Providing a national-level perspective, Niken Sakuntaladewi – from Indonesia’s National Research and Innovation Agency (BRIN) – explained that it had taken time to understand and then implement REDD+ safeguards. She also noted the high implementation costs, including for the development of guidelines and FPIC processes. Citra Siagian – a social development analyst at the World Bank – also shared implementation challenges, such as the cost of applying safeguards in the remote areas that make up much of Kalimantan.
Documentation was also raised as a considerable challenge. Bambang Trisasongko Adi, a senior advisor at environmental consultancy Hatfield Indonesia, said that tracking information in ways that make sense to communities – while meeting the needs of donors and governments – can be difficult.
Participants also sought commitment to more ambitious safeguards. Gamma Galudra of The Center for People and Forests (RECOFTC) noted that Indonesia’s social safeguards focus largely on risk mitigation rather than on ‘doing better’, which would need improved recognition of and respect for community rights.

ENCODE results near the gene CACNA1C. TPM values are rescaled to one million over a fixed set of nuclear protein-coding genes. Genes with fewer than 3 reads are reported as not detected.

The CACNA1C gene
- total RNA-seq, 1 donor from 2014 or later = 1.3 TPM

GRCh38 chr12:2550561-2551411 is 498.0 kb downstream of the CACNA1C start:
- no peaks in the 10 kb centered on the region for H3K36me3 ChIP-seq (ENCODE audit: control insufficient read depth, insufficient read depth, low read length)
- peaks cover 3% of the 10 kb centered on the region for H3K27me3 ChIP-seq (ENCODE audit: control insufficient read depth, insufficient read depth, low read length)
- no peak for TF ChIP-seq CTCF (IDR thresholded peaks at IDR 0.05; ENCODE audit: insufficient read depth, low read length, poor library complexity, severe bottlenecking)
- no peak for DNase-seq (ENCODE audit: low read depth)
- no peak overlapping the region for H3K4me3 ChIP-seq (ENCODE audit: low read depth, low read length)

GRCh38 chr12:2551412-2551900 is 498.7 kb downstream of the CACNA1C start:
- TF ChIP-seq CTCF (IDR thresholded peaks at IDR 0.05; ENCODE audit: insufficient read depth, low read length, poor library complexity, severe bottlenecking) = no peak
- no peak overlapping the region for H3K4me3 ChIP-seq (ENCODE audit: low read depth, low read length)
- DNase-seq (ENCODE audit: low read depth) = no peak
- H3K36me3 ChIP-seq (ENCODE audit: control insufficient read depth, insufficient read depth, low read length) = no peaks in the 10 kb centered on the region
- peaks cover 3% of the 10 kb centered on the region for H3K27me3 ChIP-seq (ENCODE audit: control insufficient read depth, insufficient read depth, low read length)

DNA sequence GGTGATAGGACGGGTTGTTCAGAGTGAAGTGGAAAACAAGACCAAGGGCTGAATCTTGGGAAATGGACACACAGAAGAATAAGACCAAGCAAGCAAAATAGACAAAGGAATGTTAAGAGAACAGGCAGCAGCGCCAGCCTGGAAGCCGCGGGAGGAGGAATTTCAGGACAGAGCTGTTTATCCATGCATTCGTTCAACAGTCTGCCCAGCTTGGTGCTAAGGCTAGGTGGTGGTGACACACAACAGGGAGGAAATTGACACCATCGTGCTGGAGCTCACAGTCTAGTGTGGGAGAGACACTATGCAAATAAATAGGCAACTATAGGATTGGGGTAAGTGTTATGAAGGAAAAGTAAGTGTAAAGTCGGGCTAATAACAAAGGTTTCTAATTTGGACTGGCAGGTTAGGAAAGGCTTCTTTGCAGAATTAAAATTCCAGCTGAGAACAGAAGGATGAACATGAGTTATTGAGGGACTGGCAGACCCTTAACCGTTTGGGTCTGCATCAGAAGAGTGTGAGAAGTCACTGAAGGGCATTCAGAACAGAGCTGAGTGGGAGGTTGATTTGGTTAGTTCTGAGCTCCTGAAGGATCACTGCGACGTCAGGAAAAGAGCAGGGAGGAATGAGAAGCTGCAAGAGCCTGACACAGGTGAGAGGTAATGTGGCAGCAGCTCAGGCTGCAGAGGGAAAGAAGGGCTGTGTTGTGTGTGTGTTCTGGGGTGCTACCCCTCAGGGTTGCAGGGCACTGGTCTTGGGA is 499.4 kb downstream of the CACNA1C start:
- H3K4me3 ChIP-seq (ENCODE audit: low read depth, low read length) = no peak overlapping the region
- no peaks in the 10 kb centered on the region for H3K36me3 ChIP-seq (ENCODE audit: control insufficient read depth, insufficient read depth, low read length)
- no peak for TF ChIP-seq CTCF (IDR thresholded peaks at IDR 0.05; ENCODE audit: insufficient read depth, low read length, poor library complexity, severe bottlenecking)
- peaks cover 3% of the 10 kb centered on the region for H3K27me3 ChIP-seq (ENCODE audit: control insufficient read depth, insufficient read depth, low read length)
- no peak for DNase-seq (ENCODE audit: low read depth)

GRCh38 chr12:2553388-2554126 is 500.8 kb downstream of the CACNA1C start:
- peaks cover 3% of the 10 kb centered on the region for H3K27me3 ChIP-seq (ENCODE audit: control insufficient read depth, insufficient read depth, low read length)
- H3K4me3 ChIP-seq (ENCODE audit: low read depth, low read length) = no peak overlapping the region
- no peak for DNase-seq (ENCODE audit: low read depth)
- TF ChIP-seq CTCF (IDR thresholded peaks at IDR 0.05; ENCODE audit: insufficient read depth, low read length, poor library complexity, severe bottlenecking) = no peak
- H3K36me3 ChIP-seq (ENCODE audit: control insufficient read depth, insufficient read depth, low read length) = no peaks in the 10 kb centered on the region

Closing the forum, Moira Moeliono, a Senior Associate at CIFOR-ICRAF, reminded participants that safeguards should be budgeted in any implementation strategy and that monitoring should be outcome-focused, because “good intentions do not always yield good outcomes.” As projects develop and people become more aware of their rights, discussions like this will need to keep pace, she observed.
This research is part of CIFOR-ICRAF’s Global Comparative Study on REDD+. The funding partners that have supported this research include the Norwegian Agency for Development Cooperation, the International Climate Initiative (IKI) of the German Federal Ministry for the Environment, Nature Conservation, and Nuclear Safety, and the CGIAR Research Program on Forests, Trees and Agroforestry (CRP-FTA) with financial support from the CGIAR Fund Donors. This article and the linked info sheets were funded by the Gender, Equity, and Wellbeing (GEW) program at CIFOR-ICRAF.
For more information on this topic, please contact Nining Liswanti at firstname.lastname@example.org